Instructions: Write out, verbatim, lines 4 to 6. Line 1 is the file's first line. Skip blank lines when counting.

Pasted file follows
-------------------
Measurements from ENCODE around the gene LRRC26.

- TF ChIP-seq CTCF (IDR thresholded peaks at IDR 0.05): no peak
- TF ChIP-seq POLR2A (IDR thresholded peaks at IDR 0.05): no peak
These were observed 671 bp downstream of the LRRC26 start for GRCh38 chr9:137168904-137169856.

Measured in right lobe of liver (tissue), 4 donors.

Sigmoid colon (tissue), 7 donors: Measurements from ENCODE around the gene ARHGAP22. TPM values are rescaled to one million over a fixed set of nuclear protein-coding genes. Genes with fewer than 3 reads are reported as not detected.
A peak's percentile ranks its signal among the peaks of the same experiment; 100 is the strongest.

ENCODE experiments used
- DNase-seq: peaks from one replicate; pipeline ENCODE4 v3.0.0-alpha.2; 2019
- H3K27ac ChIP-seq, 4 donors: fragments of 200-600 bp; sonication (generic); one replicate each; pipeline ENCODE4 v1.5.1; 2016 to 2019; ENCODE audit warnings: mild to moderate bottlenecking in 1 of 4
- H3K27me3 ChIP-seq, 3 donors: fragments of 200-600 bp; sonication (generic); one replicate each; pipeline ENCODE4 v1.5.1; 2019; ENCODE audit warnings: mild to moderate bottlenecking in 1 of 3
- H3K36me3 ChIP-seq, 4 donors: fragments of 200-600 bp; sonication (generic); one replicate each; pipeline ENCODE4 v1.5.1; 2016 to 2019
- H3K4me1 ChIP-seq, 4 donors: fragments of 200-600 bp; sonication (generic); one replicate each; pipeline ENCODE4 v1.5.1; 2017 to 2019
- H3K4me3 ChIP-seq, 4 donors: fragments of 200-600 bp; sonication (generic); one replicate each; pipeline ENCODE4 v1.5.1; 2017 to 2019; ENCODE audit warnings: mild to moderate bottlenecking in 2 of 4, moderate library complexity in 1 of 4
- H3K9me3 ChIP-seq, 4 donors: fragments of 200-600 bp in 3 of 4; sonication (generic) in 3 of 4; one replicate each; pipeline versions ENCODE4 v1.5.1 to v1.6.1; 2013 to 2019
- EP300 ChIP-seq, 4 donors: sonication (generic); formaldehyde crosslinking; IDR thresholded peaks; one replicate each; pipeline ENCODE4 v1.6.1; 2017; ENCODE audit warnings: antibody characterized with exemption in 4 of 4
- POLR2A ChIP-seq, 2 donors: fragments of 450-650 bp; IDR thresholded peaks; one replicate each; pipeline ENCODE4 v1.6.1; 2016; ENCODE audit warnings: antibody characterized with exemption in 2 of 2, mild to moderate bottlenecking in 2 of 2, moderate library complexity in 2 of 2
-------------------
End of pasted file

These were observed 671 bp downstream of the LRRC26 start for GRCh38 chr9:137168904-137169856.

Measured in right lobe of liver (tissue), 4 donors.

Sigmoid colon (tissue), 7 donors: Measurements from ENCODE around the gene ARHGAP22. TPM values are rescaled to one million over a fixed set of nuclear protein-coding genes. Genes with fewer than 3 reads are reported as not detected.